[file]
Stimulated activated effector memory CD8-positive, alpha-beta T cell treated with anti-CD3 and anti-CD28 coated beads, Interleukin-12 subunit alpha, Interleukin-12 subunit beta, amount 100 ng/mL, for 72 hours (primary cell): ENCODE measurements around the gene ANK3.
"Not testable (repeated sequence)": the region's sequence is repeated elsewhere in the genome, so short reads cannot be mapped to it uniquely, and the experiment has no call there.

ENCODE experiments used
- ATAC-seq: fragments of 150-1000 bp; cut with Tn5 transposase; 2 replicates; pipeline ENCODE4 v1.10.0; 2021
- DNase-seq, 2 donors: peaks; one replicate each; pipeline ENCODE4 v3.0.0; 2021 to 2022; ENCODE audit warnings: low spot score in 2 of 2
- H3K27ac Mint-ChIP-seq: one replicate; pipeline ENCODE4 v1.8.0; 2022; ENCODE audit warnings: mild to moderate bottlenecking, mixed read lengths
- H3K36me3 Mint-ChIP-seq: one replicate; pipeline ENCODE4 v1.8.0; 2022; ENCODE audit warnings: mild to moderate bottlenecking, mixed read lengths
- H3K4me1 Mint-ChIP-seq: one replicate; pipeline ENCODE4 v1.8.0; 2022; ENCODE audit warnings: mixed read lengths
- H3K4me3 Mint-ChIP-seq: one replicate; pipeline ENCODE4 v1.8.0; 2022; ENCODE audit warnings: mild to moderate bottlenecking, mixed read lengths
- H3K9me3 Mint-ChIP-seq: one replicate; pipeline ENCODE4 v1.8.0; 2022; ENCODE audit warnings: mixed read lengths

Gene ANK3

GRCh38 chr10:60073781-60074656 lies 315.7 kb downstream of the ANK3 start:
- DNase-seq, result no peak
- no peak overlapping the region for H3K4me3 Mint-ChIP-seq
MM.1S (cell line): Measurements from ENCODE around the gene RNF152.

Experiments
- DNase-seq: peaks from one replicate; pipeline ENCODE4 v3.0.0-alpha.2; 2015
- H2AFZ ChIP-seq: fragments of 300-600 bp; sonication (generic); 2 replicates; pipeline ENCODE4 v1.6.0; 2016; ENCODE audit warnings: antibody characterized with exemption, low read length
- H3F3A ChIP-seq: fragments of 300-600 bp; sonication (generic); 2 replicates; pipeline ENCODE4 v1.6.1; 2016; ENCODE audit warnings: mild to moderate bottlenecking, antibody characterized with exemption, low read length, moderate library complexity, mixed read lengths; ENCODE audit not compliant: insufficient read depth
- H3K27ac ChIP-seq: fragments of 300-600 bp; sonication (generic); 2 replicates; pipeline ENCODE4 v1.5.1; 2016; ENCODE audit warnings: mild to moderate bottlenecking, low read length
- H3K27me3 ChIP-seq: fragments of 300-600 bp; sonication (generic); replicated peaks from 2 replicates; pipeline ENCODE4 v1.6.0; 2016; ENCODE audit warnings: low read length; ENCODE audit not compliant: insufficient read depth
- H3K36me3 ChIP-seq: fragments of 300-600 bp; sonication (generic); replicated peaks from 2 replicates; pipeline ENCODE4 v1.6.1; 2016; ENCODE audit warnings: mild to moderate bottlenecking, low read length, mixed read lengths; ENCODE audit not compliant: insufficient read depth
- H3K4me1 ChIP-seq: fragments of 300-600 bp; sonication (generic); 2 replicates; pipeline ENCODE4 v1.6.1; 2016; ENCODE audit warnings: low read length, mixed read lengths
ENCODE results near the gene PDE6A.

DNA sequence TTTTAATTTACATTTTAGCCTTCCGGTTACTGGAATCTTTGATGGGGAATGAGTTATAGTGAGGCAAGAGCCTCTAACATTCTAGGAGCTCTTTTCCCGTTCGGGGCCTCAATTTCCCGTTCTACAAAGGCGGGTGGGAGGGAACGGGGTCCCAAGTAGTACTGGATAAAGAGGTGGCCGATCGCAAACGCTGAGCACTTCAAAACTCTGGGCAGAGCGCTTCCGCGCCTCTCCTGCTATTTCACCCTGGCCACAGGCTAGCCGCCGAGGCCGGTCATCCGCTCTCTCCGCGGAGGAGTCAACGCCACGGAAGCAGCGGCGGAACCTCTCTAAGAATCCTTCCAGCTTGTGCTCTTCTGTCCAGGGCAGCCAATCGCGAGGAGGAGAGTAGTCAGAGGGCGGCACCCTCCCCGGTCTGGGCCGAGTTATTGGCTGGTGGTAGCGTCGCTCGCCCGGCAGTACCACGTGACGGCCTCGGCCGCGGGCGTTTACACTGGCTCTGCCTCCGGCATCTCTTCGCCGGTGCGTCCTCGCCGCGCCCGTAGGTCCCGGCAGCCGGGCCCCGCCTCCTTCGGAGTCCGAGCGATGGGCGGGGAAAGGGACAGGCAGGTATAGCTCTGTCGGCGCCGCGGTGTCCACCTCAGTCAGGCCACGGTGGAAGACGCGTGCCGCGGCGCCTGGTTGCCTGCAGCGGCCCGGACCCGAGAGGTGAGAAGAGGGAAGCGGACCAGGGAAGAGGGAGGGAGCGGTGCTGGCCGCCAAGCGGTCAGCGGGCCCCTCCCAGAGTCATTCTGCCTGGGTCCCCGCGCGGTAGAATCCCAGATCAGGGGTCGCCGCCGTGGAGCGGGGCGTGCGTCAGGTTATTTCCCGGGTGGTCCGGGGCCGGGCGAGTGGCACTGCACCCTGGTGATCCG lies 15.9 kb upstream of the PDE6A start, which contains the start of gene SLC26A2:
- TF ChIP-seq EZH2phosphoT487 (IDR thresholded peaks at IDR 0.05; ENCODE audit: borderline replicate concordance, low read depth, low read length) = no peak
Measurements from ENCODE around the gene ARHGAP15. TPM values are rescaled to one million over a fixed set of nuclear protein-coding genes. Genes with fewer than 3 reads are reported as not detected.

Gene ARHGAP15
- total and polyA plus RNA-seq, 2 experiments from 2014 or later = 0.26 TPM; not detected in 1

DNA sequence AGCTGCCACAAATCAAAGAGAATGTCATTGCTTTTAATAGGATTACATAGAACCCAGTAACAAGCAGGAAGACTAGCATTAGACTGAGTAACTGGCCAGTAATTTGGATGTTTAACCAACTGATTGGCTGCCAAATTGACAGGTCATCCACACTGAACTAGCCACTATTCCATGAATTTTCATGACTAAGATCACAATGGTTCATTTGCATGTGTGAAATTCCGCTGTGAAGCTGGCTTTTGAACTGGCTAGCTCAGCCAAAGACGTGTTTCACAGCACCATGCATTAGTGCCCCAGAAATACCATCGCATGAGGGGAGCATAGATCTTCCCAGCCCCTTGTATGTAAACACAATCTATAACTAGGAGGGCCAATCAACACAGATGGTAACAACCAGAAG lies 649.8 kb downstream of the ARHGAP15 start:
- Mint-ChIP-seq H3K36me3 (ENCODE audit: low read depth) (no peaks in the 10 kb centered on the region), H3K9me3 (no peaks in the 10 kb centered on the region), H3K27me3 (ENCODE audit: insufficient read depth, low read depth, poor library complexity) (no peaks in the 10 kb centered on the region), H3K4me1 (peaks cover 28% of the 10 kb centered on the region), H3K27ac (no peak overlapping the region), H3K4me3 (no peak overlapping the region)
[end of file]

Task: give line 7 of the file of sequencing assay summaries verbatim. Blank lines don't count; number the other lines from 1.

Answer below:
- H3K36me3 Mint-ChIP-seq: one replicate; pipeline ENCODE4 v1.8.0; 2022; ENCODE audit warnings: mild to moderate bottlenecking, mixed read lengths